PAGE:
Amazon offers Prime members video credit for slower shipping
In return for free, "no-rush" shipping, Prime users can score a $1 toward an Amazon Instant video.
Amazon Prime subscribers who don't need an item right away can now opt to delay the shipping time in exchange for a credit toward a video.
In the past, Prime members trying to purchase an item would see a few choices, such as free standard shipping, free two-day shipping, and one-day shipping at an extra cost. Now a new option has appeared: "Free No-Rush Shipping (5-7 business days)."
In return for waiting the extra few days, a Prime buyer gets a $1 credit good toward an Amazon Instant video. That means you can save a buck if you want to buy or rent an instant video that is not free for Prime subscribers. That may not sound like the greatest deal, but with many rentals going for $1.99 or $2.99, it shaves a bit off the price.
One of the major features of Amazon Prime is free two-day shipping on many products. So why would Amazon play around with such a key benefit? The likely culprit is shipping costs. In March, Amazon raised the annual price tag of its Prime subscription to $99 from $79. In explaining the price boost, the retailer said it had never raised prices on the service despite increased fuel and transportation costs. Shipping costs will continue to rise, and the company can't justify another price increase. So it is trying to find more palatable and flexible ways to trim expenses.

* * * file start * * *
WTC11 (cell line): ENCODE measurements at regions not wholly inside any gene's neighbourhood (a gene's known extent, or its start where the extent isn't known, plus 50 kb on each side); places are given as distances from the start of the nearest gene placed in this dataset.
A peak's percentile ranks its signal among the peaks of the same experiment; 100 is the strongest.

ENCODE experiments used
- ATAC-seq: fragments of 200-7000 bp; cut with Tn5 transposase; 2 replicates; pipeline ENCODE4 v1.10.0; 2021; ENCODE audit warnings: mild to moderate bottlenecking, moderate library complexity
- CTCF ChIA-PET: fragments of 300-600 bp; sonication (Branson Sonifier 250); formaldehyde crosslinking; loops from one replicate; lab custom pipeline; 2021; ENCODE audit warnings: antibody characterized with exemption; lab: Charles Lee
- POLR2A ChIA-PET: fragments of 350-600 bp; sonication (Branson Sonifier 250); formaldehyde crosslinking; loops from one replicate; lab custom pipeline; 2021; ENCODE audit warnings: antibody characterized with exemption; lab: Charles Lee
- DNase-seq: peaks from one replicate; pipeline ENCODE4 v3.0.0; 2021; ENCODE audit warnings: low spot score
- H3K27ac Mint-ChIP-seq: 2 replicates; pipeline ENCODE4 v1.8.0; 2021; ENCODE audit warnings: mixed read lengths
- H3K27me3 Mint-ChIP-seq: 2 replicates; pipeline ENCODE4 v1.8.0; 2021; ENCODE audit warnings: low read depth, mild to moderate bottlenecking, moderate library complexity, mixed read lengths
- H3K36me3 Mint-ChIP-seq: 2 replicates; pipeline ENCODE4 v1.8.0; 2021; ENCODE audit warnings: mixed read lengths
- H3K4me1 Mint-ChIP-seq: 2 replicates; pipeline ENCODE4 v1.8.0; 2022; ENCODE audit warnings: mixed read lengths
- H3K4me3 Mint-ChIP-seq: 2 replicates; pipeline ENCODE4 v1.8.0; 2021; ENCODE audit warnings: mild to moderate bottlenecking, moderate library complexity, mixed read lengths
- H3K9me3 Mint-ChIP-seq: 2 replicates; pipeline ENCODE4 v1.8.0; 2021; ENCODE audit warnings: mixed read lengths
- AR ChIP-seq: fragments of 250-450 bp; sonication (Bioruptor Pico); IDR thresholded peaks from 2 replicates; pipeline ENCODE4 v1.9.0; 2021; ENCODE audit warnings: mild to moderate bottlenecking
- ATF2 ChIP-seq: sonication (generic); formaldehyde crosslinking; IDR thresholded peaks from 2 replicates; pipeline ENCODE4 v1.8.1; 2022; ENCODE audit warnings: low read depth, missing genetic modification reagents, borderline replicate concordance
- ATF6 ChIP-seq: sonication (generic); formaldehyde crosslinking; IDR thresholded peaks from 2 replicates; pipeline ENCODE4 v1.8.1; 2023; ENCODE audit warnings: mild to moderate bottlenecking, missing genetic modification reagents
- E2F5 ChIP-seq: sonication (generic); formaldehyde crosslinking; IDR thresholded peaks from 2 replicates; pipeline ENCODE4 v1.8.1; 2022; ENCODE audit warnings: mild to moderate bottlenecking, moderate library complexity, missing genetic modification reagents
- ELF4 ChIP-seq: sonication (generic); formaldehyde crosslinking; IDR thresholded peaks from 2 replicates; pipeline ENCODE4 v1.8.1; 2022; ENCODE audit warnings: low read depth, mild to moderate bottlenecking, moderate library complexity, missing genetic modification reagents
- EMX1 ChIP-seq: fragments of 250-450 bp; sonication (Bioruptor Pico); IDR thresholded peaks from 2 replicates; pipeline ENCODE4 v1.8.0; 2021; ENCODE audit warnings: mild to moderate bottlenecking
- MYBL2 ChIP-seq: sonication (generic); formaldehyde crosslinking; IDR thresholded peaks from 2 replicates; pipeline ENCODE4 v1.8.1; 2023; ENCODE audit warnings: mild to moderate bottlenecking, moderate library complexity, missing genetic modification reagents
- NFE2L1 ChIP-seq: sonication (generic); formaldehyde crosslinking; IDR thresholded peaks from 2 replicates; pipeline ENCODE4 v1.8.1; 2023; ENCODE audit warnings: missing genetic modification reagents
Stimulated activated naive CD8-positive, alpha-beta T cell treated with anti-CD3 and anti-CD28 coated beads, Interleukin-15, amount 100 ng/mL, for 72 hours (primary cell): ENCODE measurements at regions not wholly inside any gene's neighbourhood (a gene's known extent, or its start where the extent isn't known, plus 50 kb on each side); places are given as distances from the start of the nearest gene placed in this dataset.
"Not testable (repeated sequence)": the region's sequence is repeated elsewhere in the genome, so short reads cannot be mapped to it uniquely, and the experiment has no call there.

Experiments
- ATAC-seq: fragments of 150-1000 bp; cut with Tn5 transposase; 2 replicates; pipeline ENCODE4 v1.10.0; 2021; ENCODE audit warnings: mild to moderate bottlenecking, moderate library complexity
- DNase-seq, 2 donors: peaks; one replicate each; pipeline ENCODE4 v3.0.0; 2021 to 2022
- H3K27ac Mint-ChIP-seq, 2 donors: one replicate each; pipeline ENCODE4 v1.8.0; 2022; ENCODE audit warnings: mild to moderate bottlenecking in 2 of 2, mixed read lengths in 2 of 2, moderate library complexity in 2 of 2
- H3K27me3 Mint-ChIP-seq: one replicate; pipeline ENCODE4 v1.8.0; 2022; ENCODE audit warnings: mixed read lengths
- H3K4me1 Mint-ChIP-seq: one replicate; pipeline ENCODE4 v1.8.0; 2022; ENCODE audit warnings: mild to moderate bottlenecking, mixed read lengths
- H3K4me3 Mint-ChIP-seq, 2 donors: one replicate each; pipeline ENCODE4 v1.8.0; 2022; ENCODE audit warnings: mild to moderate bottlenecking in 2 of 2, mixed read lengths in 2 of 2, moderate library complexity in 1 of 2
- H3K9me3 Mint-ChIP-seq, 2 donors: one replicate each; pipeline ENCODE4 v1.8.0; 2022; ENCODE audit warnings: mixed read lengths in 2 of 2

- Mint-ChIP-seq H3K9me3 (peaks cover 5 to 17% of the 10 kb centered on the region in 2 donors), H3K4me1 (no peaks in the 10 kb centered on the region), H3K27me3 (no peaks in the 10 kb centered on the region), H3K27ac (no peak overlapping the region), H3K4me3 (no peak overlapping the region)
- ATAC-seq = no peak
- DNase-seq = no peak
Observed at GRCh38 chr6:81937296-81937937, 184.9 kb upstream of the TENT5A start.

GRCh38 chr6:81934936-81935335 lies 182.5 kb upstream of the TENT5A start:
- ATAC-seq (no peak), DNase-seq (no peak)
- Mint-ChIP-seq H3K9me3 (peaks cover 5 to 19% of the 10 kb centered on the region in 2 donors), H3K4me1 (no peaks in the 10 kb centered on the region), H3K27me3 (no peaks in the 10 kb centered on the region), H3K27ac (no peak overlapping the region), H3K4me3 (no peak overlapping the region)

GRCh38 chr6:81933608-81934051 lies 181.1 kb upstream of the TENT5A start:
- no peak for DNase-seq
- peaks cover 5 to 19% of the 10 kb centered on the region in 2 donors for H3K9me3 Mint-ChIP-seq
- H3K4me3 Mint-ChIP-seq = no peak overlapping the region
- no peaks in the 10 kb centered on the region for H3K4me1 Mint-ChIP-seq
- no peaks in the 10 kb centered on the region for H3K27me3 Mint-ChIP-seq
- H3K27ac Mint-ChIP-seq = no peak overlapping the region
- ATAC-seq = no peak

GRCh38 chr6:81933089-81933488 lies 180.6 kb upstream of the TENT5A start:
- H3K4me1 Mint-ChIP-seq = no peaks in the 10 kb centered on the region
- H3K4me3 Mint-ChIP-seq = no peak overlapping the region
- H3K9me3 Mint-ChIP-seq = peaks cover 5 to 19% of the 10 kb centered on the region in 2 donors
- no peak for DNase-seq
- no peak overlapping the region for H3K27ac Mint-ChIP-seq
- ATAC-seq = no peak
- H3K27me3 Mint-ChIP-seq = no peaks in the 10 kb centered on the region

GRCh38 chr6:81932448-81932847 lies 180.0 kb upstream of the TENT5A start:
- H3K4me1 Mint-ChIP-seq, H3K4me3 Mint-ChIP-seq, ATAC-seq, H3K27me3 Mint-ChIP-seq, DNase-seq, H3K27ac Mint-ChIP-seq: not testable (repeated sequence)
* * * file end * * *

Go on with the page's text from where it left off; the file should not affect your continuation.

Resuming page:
Amazon is also spending more money to enhance its Prime service overall. The company has moved more intently into original programming as a way to compete with Netflix. It also recently unveiled a new service called Amazon Music through which Prime members can stream and listen to more than 1 million songs.
The retail giant has been branching out with other products as well with the recent launch of its Fire TV and Fire Phone. A new service called Kindle Unlimited offers more than 600,000 Kindle e-books and thousands of Audible audiobooks as all-you-can-consume for $9.99 a month.
But the spending on all those new products and services appears to be taking their toll on the company's financials. Last Thursday, Amazon reported a second-quarter loss of $126 million, considerably deeper than the $7 million loss in the same quarter last year.
One strategy that the company hopes will pay off is integration among the various products and services. For example, Amazon is positioning its new phone not just as a smartphone but as an entry into its online shopping site through which Fire buyers will have easy access to its virtual shelves.